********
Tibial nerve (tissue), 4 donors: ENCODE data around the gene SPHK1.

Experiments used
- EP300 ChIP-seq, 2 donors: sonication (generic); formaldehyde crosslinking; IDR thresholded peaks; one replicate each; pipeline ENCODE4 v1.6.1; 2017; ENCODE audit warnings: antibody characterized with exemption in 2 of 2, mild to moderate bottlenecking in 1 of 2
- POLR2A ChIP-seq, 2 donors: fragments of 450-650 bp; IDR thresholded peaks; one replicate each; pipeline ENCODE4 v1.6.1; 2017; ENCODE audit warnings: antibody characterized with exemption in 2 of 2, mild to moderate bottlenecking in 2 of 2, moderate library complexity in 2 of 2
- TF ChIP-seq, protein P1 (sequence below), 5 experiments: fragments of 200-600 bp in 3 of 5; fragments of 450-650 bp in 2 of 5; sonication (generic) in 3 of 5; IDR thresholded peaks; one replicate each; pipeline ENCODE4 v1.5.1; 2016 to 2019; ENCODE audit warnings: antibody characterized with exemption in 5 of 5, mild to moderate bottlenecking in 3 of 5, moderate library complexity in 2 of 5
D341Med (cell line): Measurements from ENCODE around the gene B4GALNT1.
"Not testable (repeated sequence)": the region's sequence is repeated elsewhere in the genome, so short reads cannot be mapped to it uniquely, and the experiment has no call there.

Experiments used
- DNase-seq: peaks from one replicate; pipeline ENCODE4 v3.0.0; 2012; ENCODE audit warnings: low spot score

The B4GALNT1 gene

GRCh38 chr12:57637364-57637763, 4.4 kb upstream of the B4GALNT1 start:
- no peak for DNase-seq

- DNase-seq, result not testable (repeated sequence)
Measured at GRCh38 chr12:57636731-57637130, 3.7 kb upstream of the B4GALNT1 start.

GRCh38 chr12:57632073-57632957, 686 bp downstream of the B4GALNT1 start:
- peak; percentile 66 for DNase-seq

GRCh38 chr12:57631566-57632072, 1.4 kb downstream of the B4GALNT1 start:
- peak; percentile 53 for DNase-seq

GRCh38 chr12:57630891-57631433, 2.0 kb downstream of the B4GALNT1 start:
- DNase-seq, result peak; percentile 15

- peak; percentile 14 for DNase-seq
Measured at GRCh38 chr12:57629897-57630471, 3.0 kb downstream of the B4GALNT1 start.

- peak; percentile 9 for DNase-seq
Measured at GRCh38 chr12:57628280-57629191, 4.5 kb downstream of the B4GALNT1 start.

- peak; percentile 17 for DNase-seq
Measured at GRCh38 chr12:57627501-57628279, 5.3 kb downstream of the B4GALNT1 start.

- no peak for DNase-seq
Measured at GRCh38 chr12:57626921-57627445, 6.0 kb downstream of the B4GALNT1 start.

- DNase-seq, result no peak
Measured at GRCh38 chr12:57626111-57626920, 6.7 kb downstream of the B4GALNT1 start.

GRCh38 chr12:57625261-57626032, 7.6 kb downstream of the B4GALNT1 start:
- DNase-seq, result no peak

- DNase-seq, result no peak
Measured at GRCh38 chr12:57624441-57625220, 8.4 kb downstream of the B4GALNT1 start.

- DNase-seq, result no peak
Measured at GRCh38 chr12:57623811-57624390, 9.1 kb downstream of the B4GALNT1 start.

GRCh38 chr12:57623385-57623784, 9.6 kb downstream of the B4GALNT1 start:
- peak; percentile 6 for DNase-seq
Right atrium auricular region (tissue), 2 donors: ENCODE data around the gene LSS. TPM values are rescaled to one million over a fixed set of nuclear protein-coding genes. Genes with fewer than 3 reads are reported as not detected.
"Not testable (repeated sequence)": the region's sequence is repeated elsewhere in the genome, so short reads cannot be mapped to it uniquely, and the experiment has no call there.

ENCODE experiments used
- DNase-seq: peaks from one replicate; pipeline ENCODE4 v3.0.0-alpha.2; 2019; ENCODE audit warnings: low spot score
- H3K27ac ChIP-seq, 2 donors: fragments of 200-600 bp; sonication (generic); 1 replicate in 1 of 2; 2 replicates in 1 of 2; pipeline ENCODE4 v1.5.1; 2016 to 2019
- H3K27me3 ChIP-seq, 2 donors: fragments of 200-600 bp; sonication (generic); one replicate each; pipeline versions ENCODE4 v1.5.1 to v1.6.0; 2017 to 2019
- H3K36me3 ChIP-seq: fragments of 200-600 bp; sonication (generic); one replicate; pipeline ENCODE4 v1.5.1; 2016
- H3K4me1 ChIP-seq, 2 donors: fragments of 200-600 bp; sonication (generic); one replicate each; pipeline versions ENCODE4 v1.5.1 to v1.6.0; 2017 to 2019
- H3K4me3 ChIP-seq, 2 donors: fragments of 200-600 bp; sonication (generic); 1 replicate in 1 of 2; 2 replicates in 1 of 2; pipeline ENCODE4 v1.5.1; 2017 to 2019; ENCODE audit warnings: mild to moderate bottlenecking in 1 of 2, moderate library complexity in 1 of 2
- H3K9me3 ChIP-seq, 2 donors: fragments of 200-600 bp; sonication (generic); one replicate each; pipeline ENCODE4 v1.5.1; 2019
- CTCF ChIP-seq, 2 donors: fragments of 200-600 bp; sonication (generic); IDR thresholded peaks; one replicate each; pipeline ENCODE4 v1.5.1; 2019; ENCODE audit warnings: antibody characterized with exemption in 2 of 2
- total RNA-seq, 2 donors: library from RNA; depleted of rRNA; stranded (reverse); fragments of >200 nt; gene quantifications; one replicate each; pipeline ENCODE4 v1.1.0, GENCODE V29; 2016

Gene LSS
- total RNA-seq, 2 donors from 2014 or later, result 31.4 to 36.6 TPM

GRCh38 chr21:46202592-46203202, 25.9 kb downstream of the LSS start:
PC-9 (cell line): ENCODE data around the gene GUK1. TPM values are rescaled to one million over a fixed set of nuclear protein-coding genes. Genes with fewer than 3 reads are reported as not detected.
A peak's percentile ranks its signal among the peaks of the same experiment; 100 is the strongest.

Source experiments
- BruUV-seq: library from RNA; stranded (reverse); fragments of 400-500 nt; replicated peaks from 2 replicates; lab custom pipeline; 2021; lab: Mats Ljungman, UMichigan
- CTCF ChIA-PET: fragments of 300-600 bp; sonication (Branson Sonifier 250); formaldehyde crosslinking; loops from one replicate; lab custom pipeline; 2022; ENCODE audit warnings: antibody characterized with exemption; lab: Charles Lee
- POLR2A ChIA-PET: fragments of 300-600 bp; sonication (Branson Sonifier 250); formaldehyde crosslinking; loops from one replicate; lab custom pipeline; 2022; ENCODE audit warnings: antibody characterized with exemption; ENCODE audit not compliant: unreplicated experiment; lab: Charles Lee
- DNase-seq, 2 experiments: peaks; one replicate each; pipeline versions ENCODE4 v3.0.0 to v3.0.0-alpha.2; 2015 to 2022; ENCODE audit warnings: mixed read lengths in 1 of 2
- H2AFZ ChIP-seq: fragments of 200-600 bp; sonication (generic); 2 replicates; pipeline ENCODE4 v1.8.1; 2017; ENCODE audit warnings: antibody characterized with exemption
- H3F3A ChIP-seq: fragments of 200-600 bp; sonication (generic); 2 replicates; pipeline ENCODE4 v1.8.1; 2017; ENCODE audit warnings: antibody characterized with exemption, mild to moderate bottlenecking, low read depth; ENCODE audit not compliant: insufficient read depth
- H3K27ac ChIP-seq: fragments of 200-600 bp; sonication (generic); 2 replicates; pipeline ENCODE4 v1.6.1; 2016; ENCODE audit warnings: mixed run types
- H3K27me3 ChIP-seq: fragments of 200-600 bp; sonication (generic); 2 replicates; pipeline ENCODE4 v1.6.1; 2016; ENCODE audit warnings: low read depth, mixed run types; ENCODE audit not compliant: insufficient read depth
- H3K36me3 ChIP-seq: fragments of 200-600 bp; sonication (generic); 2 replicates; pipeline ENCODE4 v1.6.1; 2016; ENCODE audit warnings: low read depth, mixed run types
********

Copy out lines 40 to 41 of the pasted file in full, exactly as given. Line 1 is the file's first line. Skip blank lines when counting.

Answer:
"Not testable (repeated sequence)": the region's sequence is repeated elsewhere in the genome, so short reads cannot be mapped to it uniquely, and the experiment has no call there.

ENCODE experiments used